We landed at the small airport with something of a thump. It offered no challenge in terms of formalities, nor services in terms of a taxi or a bank, but a five dollar bill was enough get me a ride in an old car with a bloke who was hanging around. The hotel I’d booked on line turned out to be just around the corner.
The main thoroughfare and its sizeable roundabouts were smart enough but the other roads seemed to be little more than tracks of sand with piles of garbage at either side. Such was the street along which I was delivered to the door of L’Escale des Sables, an elegant-looking hostelry that seemed to belong in an entirely different world. Beyond the buzz of the security door its interior was more stylish and sophisticated than I could ever have imagined, adequate compensation I hoped for its remote and somewhat squalid setting.
The plan was to stay for two nights then head off into the desert. The best I could hope to achieve that first evening was to change some cash and find a place to eat, so all fell into place when my host, Mohammed, offered a lift into town. Daylight had all but gone when we pulled up at the kerb alongside three men (probably Mohammed, Mohammed, and Mohammed) entirely wrapped in robes and turbans, six eyes poking out of the semidarkness.
The crinkling of my three 100 Euro notes sparked much animated dialogue (in Hassaniya I was told, a version of Arabic) and thanks to my man’s negotiations 110,000 rubber-banded Ougiya came in through the open window. As with most African banknotes they were presented in large bundles, worn to the point of disintegration and so utterly revolting to touch that any form of skin contact would be kept to an absolute minimum.
A few more blocks and I was dropped on a dismal, unlit street outside a pokey little café. I was grateful for my chauffeur’s help but it seemed an odd recommendation for dinner and a weird place to leave me to my own devices. Why here? It felt like an industrial estate where all the businesses were closed or abandoned and only a burger trailer remained open for trade. Nonetheless there were lots of robed and turbanned people milling around in the darkness, none of whom, I observed with relief, paid me the slightest attention. I looked in all directions, trying to figure out what they deemed to be so millworthy and headed off through the sand to find the town centre.
A crossroads with traffic signals and a filling station brightened my hopes but they turned out to be the highlights of twenty minutes brisk pacing. Other people were also walking and plenty of cars filled the streets but in a strict Muslim country with no chance of a bevvy, where did people make for on a Saturday night? Or perhaps they weren’t actually heading for anywhere, the drive and the walk in themselves providing the evening’s entertainment? I found a small shop that was open and hugged its lights to illuminate the pages of my guide book.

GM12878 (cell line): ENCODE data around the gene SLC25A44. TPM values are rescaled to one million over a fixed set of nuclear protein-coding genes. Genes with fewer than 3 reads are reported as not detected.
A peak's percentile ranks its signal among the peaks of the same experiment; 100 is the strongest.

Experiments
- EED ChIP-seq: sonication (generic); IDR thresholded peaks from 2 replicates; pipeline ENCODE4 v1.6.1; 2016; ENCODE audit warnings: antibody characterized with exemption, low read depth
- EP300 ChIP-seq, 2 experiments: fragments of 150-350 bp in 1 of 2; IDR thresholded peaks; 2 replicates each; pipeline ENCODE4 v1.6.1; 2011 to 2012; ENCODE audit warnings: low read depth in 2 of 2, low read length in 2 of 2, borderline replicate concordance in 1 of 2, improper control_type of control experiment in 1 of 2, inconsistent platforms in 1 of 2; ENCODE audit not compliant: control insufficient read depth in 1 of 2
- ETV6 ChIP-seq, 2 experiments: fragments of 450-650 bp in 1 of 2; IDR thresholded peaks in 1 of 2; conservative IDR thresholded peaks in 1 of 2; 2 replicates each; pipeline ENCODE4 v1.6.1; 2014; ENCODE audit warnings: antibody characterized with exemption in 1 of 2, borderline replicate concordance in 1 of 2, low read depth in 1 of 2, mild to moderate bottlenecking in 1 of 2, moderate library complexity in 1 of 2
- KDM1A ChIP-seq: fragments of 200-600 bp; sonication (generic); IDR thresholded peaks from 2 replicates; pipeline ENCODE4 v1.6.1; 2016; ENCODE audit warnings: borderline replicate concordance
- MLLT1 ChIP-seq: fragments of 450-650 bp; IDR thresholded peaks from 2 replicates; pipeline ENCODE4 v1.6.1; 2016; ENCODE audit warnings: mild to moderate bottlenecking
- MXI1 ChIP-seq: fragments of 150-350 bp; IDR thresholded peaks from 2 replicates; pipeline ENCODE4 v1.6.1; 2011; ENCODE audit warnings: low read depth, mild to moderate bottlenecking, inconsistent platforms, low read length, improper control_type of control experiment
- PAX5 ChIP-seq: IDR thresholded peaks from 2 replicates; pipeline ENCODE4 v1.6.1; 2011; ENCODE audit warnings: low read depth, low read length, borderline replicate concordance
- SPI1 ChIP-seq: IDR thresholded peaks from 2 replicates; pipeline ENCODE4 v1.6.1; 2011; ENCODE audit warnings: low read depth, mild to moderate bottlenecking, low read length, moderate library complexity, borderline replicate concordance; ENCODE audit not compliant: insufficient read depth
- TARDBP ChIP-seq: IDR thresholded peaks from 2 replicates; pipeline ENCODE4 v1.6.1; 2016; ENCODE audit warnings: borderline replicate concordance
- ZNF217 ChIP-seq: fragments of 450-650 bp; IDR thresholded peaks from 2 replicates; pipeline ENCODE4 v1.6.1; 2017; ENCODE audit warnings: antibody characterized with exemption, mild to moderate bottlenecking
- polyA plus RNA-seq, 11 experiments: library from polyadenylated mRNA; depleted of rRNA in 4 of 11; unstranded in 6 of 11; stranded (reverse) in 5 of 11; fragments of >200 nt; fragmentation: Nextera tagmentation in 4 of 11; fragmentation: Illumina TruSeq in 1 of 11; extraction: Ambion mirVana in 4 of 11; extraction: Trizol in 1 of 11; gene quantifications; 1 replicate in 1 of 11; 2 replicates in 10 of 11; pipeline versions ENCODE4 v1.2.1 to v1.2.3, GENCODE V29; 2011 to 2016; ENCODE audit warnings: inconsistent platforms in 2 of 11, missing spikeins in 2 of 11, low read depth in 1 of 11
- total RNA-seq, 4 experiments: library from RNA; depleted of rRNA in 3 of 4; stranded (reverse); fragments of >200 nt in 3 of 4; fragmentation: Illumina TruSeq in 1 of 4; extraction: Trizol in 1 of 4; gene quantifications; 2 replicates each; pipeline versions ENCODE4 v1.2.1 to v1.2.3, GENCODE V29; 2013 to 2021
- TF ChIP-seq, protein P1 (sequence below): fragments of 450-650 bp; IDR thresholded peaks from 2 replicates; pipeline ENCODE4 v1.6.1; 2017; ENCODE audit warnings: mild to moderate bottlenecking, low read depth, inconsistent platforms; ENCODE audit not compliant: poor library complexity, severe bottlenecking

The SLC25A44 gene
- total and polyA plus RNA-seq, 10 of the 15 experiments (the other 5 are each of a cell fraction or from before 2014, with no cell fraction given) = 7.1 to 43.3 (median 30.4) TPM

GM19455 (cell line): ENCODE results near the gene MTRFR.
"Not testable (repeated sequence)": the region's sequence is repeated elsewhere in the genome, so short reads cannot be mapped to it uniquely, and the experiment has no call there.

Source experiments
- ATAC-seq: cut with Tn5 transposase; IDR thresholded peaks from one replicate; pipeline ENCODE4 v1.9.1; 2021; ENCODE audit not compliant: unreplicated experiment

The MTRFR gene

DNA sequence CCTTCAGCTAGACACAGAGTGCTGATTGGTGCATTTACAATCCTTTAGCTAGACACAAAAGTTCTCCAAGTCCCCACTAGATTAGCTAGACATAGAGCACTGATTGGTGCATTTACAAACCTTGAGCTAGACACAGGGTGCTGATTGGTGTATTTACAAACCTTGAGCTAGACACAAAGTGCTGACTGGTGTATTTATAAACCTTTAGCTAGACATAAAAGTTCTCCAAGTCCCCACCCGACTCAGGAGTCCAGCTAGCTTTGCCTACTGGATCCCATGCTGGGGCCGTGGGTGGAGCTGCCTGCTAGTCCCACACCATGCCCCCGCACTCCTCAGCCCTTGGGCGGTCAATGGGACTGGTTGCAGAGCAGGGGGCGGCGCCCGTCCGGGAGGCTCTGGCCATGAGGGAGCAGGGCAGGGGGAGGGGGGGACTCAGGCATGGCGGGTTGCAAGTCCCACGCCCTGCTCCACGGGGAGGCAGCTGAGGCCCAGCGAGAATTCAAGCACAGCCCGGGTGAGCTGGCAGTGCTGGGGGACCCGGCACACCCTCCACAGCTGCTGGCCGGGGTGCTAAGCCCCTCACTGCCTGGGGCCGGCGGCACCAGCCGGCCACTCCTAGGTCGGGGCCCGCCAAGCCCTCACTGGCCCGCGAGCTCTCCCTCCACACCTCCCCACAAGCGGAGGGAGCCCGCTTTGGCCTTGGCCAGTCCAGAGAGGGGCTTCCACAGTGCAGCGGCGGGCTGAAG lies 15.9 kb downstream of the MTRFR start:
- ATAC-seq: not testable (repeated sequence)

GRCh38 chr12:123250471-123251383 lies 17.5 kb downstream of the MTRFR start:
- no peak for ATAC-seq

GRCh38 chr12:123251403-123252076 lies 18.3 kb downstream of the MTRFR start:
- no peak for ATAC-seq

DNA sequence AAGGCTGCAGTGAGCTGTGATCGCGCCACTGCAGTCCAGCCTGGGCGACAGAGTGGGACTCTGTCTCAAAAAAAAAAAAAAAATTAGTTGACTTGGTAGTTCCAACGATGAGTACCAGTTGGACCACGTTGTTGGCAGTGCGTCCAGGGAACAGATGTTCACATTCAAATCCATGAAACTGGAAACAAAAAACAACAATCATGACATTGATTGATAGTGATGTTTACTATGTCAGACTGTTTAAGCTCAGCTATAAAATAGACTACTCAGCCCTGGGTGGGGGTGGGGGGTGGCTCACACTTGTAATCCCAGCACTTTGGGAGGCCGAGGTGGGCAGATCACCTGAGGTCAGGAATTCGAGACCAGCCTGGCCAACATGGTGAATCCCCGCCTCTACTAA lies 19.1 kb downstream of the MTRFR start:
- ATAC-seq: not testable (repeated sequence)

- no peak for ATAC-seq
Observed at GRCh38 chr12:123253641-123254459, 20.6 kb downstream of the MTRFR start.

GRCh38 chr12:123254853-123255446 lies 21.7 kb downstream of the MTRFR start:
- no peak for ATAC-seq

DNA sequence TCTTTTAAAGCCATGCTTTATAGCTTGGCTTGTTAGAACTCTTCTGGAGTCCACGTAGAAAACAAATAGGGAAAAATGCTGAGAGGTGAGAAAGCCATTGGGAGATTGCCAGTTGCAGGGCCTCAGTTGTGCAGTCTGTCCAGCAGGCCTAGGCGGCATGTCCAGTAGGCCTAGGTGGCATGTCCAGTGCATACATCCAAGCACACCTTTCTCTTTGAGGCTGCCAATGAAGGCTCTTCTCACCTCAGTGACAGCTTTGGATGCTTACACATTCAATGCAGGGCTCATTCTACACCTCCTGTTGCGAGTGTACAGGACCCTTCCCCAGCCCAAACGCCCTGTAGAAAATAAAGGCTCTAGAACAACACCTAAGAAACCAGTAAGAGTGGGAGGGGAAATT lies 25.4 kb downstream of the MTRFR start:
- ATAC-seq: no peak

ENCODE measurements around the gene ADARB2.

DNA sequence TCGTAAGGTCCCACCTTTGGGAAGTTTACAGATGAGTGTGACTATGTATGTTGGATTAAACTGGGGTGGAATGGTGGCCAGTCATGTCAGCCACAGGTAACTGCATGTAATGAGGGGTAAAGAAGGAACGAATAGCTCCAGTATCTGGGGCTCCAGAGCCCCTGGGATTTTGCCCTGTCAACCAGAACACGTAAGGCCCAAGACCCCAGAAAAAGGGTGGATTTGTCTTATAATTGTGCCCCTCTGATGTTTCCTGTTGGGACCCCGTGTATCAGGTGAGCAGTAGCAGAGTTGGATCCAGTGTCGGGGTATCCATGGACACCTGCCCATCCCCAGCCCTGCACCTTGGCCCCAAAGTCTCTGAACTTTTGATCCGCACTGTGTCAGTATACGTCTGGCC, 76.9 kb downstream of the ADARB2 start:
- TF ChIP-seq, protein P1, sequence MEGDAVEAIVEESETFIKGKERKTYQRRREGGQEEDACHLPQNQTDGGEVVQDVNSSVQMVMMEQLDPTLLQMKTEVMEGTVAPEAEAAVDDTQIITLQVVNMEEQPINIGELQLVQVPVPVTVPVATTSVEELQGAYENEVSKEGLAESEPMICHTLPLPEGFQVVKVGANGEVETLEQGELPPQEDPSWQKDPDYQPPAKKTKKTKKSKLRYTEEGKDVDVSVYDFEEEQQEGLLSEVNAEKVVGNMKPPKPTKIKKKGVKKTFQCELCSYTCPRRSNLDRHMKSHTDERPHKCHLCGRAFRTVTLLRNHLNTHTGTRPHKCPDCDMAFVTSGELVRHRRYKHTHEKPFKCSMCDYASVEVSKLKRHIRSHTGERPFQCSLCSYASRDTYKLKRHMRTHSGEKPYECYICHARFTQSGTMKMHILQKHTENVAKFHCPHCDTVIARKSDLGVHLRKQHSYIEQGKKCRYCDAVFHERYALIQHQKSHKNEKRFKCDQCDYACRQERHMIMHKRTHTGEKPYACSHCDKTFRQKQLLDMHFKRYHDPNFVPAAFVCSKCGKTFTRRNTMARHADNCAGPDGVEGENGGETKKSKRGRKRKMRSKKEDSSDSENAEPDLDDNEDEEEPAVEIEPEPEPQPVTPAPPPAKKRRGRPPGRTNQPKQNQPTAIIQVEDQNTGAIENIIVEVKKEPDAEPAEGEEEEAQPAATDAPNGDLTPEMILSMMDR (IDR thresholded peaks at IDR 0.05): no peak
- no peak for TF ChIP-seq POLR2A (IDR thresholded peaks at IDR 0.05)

Having broadly figured out my location I set off for the area on the map with the cluster of dots and numbers that indicated activity. But the plan went awry when I discovered my direction was the opposite of that intended, the penalty for knowing the road name and nothing more. Another thirty minutes of frustration followed with just the sound of car horns and the occasional belly-dance music floating through the darkness. Everywhere looked exactly the same hence my tether, not known for its lengthiness, was nearing its end. So I plucked the name of a restaurant from the book and, the last resort of any proud man, asked assistance of a local person. It would be just two turnings and three more blocks he assured me, ten more minutes of trudging through the sand.
And he was right. Ten minutes later, I was there. I was back at the very spot Mohammed had dropped me an hour before, outside the very caff that he, and my guidebook, had so enthusiastically recommended. This was it.
This was Downtown Nouakchott. Unbefuckinlievable.
I refused as a matter of principle to enter the establishment and instead walked in the other direction to a sort of tea shop with a restaurant menu. The place was almost empty – 8.30 pm, Saturday – but the pizza was fine and the opportunity to take stock of my visit to Mauritania was one that I welcomed. Decisions had to be taken and, upon returning to the incongruous surroundings of my boutique hotel, the most important of those was announced to my host. I would be leaving Nouakchott immediately after breakfast.
Extract taken from Ten Letter Countries.
9781780880754, £10.00, published 10th April 2012
The Ten-Letter Countries is an insight into the history, geography and politics of twelve fascinating countries through the eyes of The Alphabet Traveller. Each country David visited had 10 letters to its name. It follows on from his earlier adventure, The Four Letter Countries
Both books can be ordered from www.troubador.co.uk or www.alphabet-traveller.com
Copyright © 2014 David Jenkins